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At some point we all have to be the one to deliver bad news to another person. Whether it's breaking up with a significant other or firing an employee, we all have to do it. Quartz recently published a story by an oncologist who has to deliver bad news on a daily basis on what some of the best practices are for doing so.
While his advice is certainly a bit skewed toward telling someone they have cancer, it can come in handy in almost any situation where you need to pass along information another person might not want to hear.
Mac: Of all the days to (finally) launch a version of its app for macOS, Houseparty picked yesterday - the start of Apple's Worldwide Developers Conference - to make a big (themed) splash onto Apple desktops and laptops. And while Apple's announcement of FaceTime group hangouts probably took a little wind out of Houseparty's sails, the app is still makes it incredibly easy to chat with a bunch of your friends at once.
When you're debating a topic with someone, it's in your best interest to avoid flat-out telling someone they're wrong. All it does is make the other person defensive, causing them to entrench themselves further in their beliefs. Instead, tell them all the ways they're right, then guide them to realising they're wrong on their own.
Cancelling social plans is the ultimate in self-gratification -- first you got high off the plans, then you got high off the freedom. But sometimes you leave the other person annoyed and betrayed. So whenever you cancel on someone, make sure to immediately make new plans with them, says redditor DevotedlyHopeless in a post on /r/LifeProTips. Here are some more tactics for cancelling without being a flake.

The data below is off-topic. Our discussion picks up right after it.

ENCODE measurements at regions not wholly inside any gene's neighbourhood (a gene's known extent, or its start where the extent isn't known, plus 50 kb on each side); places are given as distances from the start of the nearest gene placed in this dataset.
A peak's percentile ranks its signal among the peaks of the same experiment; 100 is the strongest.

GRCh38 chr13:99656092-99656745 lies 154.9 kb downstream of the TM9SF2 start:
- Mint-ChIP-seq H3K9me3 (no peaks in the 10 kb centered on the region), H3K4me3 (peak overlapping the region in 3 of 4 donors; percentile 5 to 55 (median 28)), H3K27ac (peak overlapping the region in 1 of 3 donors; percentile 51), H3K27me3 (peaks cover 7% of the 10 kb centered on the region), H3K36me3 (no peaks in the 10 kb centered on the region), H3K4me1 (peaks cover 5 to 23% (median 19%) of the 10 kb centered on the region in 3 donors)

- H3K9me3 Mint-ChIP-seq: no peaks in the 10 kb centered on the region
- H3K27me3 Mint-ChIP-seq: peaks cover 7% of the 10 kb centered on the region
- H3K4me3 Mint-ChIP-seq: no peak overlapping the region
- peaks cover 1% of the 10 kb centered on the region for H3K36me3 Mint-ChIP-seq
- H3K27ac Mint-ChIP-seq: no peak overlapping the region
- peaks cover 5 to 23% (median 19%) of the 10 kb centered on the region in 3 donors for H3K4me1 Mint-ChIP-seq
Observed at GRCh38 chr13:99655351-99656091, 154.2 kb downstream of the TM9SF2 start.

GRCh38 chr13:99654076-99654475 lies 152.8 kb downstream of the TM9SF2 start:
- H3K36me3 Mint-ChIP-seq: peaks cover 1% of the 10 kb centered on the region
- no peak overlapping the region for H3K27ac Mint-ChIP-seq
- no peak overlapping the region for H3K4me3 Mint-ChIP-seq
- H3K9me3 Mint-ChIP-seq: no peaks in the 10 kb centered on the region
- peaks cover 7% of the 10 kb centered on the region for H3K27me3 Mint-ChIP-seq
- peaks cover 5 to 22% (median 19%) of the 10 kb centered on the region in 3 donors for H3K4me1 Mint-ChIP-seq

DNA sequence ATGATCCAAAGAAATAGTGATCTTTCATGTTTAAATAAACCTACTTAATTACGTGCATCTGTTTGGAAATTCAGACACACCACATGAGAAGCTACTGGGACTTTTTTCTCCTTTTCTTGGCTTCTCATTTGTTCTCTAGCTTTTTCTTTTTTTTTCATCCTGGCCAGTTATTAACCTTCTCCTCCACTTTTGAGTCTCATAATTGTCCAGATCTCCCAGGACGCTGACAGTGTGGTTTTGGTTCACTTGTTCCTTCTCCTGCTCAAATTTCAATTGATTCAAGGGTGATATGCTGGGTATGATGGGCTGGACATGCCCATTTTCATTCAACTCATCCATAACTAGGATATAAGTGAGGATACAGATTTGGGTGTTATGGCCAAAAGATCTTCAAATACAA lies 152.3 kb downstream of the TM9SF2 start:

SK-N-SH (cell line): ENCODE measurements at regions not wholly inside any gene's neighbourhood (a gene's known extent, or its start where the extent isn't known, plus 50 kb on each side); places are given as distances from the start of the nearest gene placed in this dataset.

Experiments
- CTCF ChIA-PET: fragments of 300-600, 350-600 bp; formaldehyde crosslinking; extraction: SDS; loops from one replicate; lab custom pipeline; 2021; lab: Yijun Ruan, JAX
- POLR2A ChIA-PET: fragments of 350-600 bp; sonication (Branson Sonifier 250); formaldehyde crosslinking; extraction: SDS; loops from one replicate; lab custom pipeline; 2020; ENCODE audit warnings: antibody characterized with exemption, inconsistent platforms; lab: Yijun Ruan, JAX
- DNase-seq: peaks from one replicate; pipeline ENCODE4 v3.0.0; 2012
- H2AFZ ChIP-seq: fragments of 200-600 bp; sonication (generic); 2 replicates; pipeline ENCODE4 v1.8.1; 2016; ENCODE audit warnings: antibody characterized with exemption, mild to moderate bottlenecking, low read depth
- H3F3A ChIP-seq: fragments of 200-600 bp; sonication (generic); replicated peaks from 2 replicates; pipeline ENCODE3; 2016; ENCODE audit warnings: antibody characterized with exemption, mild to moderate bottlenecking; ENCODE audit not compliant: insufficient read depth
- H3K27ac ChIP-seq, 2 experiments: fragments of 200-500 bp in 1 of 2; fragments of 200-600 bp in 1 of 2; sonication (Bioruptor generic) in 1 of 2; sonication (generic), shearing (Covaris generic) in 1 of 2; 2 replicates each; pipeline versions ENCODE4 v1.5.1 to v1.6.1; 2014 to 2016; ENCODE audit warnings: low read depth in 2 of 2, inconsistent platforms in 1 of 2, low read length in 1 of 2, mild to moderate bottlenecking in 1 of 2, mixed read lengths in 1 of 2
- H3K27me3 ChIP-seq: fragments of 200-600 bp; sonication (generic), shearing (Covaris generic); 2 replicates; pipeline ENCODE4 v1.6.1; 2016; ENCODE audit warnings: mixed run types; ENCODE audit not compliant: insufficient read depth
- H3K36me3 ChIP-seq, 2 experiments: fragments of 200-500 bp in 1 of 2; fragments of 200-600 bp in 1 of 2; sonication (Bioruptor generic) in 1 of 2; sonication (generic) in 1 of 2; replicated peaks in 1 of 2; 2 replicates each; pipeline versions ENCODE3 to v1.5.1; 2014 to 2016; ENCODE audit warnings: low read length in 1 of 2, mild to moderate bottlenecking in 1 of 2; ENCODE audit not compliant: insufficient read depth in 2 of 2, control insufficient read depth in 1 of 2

There's a lot of pressure to stand out on a first date, and that stress inevitably carries over to your wardrobe choices. But there's no need to have a silly outfit changing montage before you head out to meet someone for the first time. Comfortable, casual staples like a good pair of jeans are all you need.
You probably know that adding people to your inner circle takes time, but how much time it actually takes to go from strangers to buddies has been somewhat of a mystery -- until now. A new study suggests you need to spend at least 90 hours with someone before they consider you a real friend.
Do you feel as though your social life is out of control? Maybe you (or your kids) have events every evening, when all you want to do is spend a quiet night at home. Maybe you feel like you're spending too much time "touching base" and "picking brains" with people you aren't close to, and not enough time with your friends. Maybe your in-laws want you to spend every Sunday having dinner with them, and you... don't.
Meeting new people and making good friends gets harder as you get older. You get less adventurous, fall into comfortable routines with significant others, and you don't have school to force you to interact with different groups of people any more. But if you have at least one friend, you do have an easy option for finding some fresh faces to spend time with.
Being a good storyteller can improve your presentations at work, boost your social skills and make you more likeable in general. But it's not an ability that comes naturally to everyone. If you're not sure how to go about telling stories that captivate an audience, these simple dos and don'ts will give you a good place to start.
In its April issue, a writer at The Atlantic makes the argument that "retweets are trash". Whereas once if you wanted to repeat something someone else had said on the platform you would have had to create a whole new tweet and add a "RT" in front of it, the addition of the retweet button has made it so people will often share the thoughts of others without fully thinking through those statements. Now there's a new tool to actually make that happen called Blindfold.